Safeguarding Human Rights in the Criminal Justice System in Nepal
- Project objectives
- Developmental benefits of the project
- Project outcomes
- Project activities
- Steering and advisory committees
- Project materials
The objective of this project is to improve understanding and knowledge of, and respect for, Nepal’s human rights law obligations amongst key actors in the criminal justice system in Nepal. The objective will be achieved by: (1) reviewing legal education in Nepal on human rights in the criminal justice system and formulating and disseminating a model curriculum; (2) training Nepalese police and prosecutors on human rights in the criminal justice system. These activities will be conducted by the Sydney Centre for International Law at the University of Sydney, in collaboration with the Kathmandu School of Law (KSL).
Developmental benefits of the project
The project has long-term and direct benefits for law and justice reform in Nepal. The insurgency and associated lawlessness have seriously undermined the criminal justice system in Nepal. Despite strong, formal legal protections for human rights in the justice system, in practice there are serious institutional weaknesses such as reliance on forced confessions, inhumane treatment in detention, sexual harassment by police, prolonged delays, lack of impartial investigations, lack of access to lawyers, and unfair trials, with particularly adverse impacts on marginalised groups such as dalits, the poor, women, the disabled and minorities. This project will strengthen the effective functioning of the justice system to address these weaknesses, and thus will have real impacts on the reduction of human rights abuses in Nepal. Further, it will address the culture of impunity for serious violations of human rights (including enforced disappearances, State-sanctioned killings, and torture) which is impeding post-conflict transition in Nepal and impairing the economic, political and social development of the Nepalese people – who are amongst the world’s poorest (with Nepal ranking 142 of 177 in UNDP’s Human Development Index). This project addresses the aims to strengthen law and justice, strengthen democratic systems and key institutions, and build their capacity to implement reform. The project fulfils a clear need in the partner country as despite significant government and donor support for rule of law initiatives in Nepal, investment in reform of legal education in criminal justice and human rights has been seriously neglected.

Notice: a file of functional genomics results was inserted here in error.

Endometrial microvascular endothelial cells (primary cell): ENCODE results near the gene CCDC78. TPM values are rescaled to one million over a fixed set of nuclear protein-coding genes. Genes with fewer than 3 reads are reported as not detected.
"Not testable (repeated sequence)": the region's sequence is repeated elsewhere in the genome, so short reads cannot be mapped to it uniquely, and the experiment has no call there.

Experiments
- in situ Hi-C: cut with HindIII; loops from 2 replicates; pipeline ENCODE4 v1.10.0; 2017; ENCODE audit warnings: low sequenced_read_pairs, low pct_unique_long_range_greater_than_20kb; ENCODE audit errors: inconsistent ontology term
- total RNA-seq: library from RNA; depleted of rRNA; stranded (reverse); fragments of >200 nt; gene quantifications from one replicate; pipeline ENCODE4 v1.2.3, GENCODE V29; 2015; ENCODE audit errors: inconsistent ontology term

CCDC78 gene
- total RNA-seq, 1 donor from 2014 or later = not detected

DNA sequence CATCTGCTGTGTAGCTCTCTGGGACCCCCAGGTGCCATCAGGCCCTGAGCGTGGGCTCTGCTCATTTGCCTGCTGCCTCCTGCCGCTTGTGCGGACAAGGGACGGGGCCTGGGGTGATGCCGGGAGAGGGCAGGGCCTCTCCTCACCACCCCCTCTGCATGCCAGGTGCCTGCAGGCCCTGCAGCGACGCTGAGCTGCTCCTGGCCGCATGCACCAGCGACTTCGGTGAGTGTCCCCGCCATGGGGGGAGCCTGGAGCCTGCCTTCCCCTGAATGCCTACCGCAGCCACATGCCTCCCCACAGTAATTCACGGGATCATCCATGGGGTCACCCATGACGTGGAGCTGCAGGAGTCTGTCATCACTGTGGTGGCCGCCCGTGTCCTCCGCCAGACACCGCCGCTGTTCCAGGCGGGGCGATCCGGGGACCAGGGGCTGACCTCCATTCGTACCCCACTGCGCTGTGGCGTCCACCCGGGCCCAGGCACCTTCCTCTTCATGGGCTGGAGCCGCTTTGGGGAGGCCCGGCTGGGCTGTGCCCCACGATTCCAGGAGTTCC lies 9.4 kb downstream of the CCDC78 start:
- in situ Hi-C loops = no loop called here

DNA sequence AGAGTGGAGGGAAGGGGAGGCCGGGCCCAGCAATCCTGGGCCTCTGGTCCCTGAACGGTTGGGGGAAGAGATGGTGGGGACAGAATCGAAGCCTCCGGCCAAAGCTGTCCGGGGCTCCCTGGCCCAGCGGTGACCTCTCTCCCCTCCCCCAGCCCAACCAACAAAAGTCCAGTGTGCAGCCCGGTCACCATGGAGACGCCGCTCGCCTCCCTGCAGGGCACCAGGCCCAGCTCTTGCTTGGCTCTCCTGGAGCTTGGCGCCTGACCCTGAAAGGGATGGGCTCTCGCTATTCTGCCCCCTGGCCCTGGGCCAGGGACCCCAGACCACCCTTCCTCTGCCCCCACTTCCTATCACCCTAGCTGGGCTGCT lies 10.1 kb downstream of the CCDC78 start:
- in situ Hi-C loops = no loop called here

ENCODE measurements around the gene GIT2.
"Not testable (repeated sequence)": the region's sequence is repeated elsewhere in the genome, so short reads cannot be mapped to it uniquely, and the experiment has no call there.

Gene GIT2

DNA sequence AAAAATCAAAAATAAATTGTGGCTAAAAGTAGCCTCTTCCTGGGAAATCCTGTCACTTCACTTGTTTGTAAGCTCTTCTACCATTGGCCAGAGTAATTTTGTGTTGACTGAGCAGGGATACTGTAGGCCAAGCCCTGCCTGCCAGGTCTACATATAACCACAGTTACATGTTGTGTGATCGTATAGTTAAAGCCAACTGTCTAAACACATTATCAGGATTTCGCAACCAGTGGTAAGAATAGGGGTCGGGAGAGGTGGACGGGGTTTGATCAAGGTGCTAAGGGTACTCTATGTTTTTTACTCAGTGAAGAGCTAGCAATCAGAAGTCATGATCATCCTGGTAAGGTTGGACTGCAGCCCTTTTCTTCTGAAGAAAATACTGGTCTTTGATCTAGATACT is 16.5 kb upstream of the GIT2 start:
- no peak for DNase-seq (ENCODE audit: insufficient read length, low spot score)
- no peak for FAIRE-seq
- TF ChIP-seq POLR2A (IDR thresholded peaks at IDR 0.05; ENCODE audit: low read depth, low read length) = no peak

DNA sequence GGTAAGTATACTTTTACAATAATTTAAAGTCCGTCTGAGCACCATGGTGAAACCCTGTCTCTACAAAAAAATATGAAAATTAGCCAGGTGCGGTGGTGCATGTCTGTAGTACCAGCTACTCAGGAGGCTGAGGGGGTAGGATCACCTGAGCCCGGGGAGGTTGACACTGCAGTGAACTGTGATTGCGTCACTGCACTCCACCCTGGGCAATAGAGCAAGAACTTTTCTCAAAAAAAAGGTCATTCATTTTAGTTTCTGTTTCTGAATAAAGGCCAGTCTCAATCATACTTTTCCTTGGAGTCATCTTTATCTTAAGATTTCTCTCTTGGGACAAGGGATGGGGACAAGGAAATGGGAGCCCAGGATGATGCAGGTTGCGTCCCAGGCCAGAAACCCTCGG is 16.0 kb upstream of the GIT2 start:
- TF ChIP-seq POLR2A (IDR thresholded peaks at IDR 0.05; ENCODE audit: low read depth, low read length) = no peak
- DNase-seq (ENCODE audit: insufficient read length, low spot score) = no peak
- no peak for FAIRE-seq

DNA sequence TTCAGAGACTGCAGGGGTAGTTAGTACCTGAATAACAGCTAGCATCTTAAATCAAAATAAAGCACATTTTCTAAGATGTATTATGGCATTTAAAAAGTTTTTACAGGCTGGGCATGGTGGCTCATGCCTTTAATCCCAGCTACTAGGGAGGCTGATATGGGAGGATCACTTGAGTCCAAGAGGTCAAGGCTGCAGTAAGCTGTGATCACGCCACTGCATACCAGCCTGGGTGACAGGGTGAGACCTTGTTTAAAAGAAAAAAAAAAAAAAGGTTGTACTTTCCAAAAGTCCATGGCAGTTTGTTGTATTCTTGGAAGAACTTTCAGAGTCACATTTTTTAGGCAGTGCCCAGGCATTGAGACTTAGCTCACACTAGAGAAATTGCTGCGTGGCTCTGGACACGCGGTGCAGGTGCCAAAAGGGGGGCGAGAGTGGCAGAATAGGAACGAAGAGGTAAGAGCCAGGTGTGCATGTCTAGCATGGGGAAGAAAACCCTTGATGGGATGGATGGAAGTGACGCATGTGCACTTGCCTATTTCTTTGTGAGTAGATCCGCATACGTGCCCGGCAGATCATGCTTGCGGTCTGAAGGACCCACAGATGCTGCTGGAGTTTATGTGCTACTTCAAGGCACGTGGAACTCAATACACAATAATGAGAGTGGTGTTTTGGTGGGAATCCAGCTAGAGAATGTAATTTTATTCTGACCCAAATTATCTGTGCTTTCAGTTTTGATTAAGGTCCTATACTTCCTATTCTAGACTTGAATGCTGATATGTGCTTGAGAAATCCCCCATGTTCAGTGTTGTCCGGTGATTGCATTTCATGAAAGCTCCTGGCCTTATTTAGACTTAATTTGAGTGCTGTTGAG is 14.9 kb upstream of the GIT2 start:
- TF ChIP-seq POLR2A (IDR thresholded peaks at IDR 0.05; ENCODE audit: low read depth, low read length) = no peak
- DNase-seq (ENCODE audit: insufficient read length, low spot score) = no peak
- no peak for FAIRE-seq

The primary mid-term developmental change that will be produced at the successful completion of this project will be a reduction in human rights violations by key actors in the criminal justice system (including police and prosecutors). Further, this action will improve awareness of avenues of accountability for violations which do occur; enhance public confidence in the justice system; and strengthen the effective functioning of the justice system in accordance with international legal standards. It will also significantly build the capacity of Kathmandu School of Law to further contribute to law and justice reform initiatives in Nepal, by equipping KSL staff with new skills, insights and legal materials concerning human rights education and training in Nepal.
i) Report and Model Curricula for Human Rights and Criminal Justice Education in Nepal: A systematic review of existing education on human rights in the criminal justice system in Nepal will culminate in the formulation of model legal curricula customised for the following key audiences: (a) law schools; (b) continuing legal education in the legal profession (lawyers and judges); and (c) professional legal education for police and prosecutors. Following publication, an advocacy strategy will widely disseminate and pursue the adoption of the model curricula.